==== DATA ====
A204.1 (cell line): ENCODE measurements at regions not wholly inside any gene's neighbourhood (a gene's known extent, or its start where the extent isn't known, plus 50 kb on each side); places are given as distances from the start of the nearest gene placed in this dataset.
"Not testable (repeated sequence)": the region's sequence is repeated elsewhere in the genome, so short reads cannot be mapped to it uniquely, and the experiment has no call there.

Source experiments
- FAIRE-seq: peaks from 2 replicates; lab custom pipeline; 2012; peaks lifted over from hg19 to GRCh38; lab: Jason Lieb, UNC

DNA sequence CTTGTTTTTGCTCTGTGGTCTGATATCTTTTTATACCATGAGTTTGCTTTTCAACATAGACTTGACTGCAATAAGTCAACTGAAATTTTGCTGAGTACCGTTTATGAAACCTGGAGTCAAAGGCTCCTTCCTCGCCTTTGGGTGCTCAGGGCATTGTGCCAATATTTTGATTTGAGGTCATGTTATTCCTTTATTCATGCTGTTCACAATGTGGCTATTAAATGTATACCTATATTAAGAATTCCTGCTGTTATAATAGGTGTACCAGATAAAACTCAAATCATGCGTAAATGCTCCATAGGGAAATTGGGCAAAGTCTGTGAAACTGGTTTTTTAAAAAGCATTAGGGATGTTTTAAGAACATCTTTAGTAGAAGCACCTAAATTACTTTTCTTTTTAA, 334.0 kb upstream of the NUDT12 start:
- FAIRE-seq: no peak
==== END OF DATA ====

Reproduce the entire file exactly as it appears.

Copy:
A204.1 (cell line): ENCODE measurements at regions not wholly inside any gene's neighbourhood (a gene's known extent, or its start where the extent isn't known, plus 50 kb on each side); places are given as distances from the start of the nearest gene placed in this dataset.
"Not testable (repeated sequence)": the region's sequence is repeated elsewhere in the genome, so short reads cannot be mapped to it uniquely, and the experiment has no call there.

Source experiments
- FAIRE-seq: peaks from 2 replicates; lab custom pipeline; 2012; peaks lifted over from hg19 to GRCh38; lab: Jason Lieb, UNC

DNA sequence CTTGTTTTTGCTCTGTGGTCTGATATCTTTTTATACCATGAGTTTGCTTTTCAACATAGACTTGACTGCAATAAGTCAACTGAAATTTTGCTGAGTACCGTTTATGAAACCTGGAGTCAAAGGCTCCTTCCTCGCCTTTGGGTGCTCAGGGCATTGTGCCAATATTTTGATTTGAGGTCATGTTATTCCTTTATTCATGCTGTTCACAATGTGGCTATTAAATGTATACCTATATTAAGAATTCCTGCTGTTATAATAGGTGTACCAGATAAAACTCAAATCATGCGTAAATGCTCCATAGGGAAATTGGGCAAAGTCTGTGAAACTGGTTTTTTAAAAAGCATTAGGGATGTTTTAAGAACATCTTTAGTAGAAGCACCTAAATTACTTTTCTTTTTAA, 334.0 kb upstream of the NUDT12 start:
- FAIRE-seq: no peak